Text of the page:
AirAsia searchers hope for break in weather

Jan 06, 2015, 1:38 AM EST
Indonesian Navy carry dead bodies to a helicopter Bell-420 onboard Navy vessel 'KRI Banda Aceh' during search operations for AirAsia flight QZ8501 in the Java sea on January 3, 2015.
AFP/Getty Images

Search teams trying to find the black box flight recorders from a crashed AirAsia jet and recover bodies of victims scrambled on Tuesday to take advantage of a brief respite in the bad weather that has frustrated the operation for the last nine days. Reuters reports:

Indonesian officials believe they may have located the tail and parts of the fuselage of the Airbus (AIR.PA) A320-200 at the bottom of the Java Sea, but strong currents, high winds and big waves have hindered attempts to send divers to investigate.

Flight QZ8501 plunged into the water off Borneo island on Dec. 28, about 40 minutes into a two-hour flight from Indonesia's second-biggest city of Surabaya to Singapore. There were no survivors among the 162 people on board.

Jakarta has launched a crackdown on its fast-growing aviation sector in the wake of the crash, reassigning some officials and tightening rules on pre-flight procedures in a country with a patchy reputation for air safety.

Air force Lt Col Jhonson Supriadi, speaking from Pangkalan Bun, the southern Borneo town where the multinational search and recovery operation is based, said there was a narrow window of better weather early on Tuesday.

"It's pretty good. We will start searching as quickly as possible," he said, adding that the weather was expected to "get uglier again" later in the day. The main focus of the search is about 90 nautical miles off Borneo, where five large objects believed to be parts of the plane - the largest about 18 meters (59 feet) long - have been located in shallow waters by ships using sonar.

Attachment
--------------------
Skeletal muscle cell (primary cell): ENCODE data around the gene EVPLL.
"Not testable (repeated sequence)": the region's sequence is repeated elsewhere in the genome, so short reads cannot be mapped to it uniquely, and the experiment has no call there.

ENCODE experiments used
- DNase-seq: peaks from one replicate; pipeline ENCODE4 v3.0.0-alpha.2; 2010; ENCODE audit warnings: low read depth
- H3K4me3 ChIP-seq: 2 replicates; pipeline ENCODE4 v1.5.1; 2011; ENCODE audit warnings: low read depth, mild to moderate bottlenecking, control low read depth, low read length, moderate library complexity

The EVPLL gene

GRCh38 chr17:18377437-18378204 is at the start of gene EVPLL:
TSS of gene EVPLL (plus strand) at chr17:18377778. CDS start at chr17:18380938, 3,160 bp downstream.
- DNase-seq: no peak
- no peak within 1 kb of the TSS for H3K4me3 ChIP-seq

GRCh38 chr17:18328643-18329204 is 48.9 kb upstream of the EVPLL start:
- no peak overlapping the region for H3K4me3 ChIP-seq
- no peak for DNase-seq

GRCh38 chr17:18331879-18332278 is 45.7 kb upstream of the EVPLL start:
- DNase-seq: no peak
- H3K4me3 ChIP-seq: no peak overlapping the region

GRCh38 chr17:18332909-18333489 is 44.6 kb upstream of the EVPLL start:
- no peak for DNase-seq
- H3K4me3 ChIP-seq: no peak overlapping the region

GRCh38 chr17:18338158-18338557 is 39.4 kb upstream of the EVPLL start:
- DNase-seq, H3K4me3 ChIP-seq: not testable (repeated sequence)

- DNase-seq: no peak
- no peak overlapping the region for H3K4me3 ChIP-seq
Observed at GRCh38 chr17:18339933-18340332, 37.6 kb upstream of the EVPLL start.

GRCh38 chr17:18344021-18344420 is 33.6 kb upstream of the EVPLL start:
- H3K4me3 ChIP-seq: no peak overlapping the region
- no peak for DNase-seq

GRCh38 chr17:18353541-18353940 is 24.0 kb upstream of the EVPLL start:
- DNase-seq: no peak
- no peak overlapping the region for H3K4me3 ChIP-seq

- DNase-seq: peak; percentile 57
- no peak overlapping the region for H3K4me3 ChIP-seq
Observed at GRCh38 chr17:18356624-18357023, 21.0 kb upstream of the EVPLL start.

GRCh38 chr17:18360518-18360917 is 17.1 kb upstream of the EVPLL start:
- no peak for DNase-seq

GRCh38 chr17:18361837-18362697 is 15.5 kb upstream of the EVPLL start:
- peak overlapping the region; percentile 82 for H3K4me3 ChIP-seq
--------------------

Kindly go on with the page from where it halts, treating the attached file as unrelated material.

Search teams have recovered four more bodies from the Java Sea as the hunt to find the main wreckage of AirAsia flight QZ8501 enters a second week. The BBC reports:

Search and rescue chief Bambang Soelistyo said 34 bodies have now been found, as well as five large objects. But bad weather has forced divers to suspend their bid to find the plane's fuselage, where most of the bodies are believed to be trapped.

The plane, which was carrying 162 people, crashed last Sunday. It was en route from Surabaya in Indonesia to Singapore. Bad weather is believed to be the biggest factor in the crash although the Airbus A320's "black boxes", or flight data recorders, have yet to be located.

Debris thought to be from the AirAsia plane was filmed floating in the sea Mr Soelistyo said on Sunday that Singapore navy vessel RSS Persistence had recovered one body, while US navy ship USS Sampson had brought three more back to the Indonesian town of Pangkalan Bun.

Nearly 30 ships are now involved in the search operation, as well as six planes and 14 helicopters. There were hopes the weather would improve on Sunday, but conditions once again hampered efforts to find the plane's main wreckage. S

earch teams found four large objects thought to be debris from the plane on Saturday, with the largest measuring 18m (59ft) by 5.4m, at a depth of 30m.

A fifth object, measuring 9.8m by 1.1m, was located on the seabed on Sunday, Mr Soelistyo told reporters.